The NSW government will seek advice on banning the public display of National Socialist symbols following another Jewish supremacist outrage last weekend.
The flag, seen in the backyard of a home in inner-city Newtown, prompted renewed hysteria to outlaw National Socialist symbols.
NSW Parliamentary "Friends of Israel" deputy chair Walt Secord on Saturday publicly urged the government to look into a ban. Vaucluse MP Gabrielle Upton, a member of the government, wrote to Attorney-General Mark Speakman on Monday asking he "identify the best ways the government can end this totally offensive and deplorable use of the Nazi flag".
"I have requested advice from the Department of Communities and Justice about this matter," he told The AJN.
"These symbols of hatred and antisemitism are unacceptable anywhere in our community. They are deeply offensive and capable of traumatising survivors of genocide and their loved ones. The small but disgraceful minority who display these images insult the memory of the millions of victims of the Holocaust and those who died defending the world from this hatred."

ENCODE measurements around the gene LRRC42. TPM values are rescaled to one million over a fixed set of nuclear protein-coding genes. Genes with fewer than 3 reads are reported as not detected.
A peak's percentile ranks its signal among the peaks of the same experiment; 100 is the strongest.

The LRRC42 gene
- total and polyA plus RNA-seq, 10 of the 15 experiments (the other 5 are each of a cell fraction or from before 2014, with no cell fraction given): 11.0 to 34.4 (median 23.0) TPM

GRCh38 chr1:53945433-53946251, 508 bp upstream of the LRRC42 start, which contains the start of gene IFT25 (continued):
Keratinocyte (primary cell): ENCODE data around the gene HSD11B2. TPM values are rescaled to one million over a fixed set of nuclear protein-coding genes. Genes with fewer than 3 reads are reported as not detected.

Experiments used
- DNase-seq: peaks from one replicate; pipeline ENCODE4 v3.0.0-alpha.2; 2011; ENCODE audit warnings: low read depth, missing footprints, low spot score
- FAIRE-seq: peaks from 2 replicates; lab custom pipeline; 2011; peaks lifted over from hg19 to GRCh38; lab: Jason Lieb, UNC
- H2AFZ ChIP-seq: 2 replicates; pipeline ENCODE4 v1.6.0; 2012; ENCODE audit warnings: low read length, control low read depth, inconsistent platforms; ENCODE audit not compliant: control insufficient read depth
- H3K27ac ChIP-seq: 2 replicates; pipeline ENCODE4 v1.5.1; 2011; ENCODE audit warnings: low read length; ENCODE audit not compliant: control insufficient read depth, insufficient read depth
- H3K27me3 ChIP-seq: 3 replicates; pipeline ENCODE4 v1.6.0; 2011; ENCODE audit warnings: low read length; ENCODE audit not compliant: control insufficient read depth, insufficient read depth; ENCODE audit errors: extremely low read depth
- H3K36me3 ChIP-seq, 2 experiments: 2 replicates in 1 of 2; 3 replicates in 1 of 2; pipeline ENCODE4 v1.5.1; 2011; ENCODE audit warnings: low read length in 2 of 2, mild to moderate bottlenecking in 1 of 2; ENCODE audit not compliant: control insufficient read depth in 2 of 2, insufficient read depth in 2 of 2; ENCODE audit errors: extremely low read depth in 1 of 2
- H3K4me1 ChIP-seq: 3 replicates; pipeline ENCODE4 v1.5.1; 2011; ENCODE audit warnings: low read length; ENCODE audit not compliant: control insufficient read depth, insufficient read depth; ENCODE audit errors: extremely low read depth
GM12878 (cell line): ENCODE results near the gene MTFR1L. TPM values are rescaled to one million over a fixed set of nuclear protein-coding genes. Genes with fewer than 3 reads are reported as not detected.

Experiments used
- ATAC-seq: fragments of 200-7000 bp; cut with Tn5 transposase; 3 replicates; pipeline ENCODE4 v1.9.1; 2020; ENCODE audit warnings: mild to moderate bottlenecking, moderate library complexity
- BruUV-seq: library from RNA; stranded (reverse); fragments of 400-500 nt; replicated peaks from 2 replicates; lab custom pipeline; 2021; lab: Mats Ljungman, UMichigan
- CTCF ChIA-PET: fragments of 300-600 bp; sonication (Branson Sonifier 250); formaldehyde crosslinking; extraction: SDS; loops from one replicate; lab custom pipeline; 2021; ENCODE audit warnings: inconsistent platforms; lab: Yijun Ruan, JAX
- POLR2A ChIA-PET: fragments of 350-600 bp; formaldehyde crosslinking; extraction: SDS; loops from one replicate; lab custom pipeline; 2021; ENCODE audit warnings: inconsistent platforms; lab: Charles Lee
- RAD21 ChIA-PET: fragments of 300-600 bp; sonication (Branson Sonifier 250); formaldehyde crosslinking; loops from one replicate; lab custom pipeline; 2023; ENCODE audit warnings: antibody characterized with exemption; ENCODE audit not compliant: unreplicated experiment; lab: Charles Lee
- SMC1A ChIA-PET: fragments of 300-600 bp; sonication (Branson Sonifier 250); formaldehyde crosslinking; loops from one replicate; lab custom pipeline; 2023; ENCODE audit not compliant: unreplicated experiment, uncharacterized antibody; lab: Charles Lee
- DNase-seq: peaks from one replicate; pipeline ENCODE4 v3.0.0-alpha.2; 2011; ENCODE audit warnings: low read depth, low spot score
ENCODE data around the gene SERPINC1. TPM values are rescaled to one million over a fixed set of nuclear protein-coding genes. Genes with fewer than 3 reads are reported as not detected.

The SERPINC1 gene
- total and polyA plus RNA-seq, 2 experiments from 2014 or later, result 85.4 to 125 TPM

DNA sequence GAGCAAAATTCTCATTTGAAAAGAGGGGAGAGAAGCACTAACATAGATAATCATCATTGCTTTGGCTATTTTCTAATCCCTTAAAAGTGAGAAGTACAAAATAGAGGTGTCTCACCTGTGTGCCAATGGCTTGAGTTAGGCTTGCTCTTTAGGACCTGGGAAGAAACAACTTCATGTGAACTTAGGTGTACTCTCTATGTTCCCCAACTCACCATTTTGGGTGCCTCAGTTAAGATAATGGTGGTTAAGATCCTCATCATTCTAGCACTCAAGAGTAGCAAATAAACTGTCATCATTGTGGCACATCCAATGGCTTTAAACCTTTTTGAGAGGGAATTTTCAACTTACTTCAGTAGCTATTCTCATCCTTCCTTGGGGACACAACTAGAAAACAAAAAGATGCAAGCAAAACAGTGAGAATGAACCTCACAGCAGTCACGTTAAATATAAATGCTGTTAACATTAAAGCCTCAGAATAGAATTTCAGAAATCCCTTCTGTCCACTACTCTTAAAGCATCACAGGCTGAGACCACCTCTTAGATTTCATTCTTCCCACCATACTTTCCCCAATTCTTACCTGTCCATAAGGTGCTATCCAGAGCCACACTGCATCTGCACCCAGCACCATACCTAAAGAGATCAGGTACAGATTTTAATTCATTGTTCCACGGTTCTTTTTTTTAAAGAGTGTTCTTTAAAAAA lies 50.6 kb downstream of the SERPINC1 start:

"I want a fast-track examination by the Attorney-General with recommendations on a way forward. In the spirit of bipartisanship, we could have laws on the books before the end of the year – if we work together on this important matter," he said.
"Flying a Nazi flag should be banned in NSW."
NSW Jewish Board of Deputies president Lesli Berger said it was "a very significant step forward".
"To flaunt the emblem in today’s Australia is a sickening promotion of what the Nazis stood for, and occurring as it did on the eve of Yom Hashoah added to the hurt and offensiveness," he said.
"There is an imperative to explore the possibility of outlawing the promotion of this symbol, and the Board of Deputies will support such a pursuit."
NSW’s only Jewish MP, Ron Hoenig, said the swastika is an affront "not just to survivors of Nazism and the Second World War, but to our very humanity".
The Jewish supremacist Anti-Defamation Commission's chairman Dvir Abramovich, who has been campaigning for the ban of free speech and free expression for two years, said, "Now is the time to act and to address the key problem which is that the flying of the Nazi flag in NSW and in other states is still not against the law. This latest incident is another opportunity for our governments not to pass the ball, not to give a free pass to homegrown racists and bigots who are nourished by inaction, but to do the right thing."